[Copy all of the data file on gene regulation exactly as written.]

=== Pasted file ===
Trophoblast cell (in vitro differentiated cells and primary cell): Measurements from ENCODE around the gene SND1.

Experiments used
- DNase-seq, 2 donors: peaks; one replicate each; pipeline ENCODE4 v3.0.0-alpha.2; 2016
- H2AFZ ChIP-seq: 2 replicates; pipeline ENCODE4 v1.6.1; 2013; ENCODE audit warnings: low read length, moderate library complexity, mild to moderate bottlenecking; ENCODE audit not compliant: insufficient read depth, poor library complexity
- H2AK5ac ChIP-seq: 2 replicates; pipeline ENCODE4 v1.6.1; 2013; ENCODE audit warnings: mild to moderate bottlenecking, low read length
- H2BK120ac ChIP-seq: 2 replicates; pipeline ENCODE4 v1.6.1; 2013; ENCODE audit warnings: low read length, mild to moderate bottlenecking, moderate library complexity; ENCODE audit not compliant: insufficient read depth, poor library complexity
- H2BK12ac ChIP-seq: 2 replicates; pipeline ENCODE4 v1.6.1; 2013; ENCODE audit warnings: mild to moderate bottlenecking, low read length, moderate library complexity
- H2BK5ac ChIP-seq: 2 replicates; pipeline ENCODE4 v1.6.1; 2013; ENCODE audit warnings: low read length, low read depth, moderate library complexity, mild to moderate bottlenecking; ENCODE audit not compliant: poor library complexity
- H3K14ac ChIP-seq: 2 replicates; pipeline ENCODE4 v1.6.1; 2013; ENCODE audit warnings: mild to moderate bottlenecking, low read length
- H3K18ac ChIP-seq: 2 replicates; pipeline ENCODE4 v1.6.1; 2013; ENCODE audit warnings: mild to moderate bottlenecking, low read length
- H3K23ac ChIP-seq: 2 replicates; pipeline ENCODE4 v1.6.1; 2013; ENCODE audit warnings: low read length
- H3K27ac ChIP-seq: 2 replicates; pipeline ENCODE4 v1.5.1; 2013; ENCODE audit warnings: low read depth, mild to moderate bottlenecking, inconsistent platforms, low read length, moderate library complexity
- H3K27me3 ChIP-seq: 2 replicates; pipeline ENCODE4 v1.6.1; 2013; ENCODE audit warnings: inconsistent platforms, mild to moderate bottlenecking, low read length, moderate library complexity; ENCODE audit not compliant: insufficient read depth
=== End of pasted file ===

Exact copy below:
Trophoblast cell (in vitro differentiated cells and primary cell): Measurements from ENCODE around the gene SND1.

Experiments used
- DNase-seq, 2 donors: peaks; one replicate each; pipeline ENCODE4 v3.0.0-alpha.2; 2016
- H2AFZ ChIP-seq: 2 replicates; pipeline ENCODE4 v1.6.1; 2013; ENCODE audit warnings: low read length, moderate library complexity, mild to moderate bottlenecking; ENCODE audit not compliant: insufficient read depth, poor library complexity
- H2AK5ac ChIP-seq: 2 replicates; pipeline ENCODE4 v1.6.1; 2013; ENCODE audit warnings: mild to moderate bottlenecking, low read length
- H2BK120ac ChIP-seq: 2 replicates; pipeline ENCODE4 v1.6.1; 2013; ENCODE audit warnings: low read length, mild to moderate bottlenecking, moderate library complexity; ENCODE audit not compliant: insufficient read depth, poor library complexity
- H2BK12ac ChIP-seq: 2 replicates; pipeline ENCODE4 v1.6.1; 2013; ENCODE audit warnings: mild to moderate bottlenecking, low read length, moderate library complexity
- H2BK5ac ChIP-seq: 2 replicates; pipeline ENCODE4 v1.6.1; 2013; ENCODE audit warnings: low read length, low read depth, moderate library complexity, mild to moderate bottlenecking; ENCODE audit not compliant: poor library complexity
- H3K14ac ChIP-seq: 2 replicates; pipeline ENCODE4 v1.6.1; 2013; ENCODE audit warnings: mild to moderate bottlenecking, low read length
- H3K18ac ChIP-seq: 2 replicates; pipeline ENCODE4 v1.6.1; 2013; ENCODE audit warnings: mild to moderate bottlenecking, low read length
- H3K23ac ChIP-seq: 2 replicates; pipeline ENCODE4 v1.6.1; 2013; ENCODE audit warnings: low read length
- H3K27ac ChIP-seq: 2 replicates; pipeline ENCODE4 v1.5.1; 2013; ENCODE audit warnings: low read depth, mild to moderate bottlenecking, inconsistent platforms, low read length, moderate library complexity
- H3K27me3 ChIP-seq: 2 replicates; pipeline ENCODE4 v1.6.1; 2013; ENCODE audit warnings: inconsistent platforms, mild to moderate bottlenecking, low read length, moderate library complexity; ENCODE audit not compliant: insufficient read depth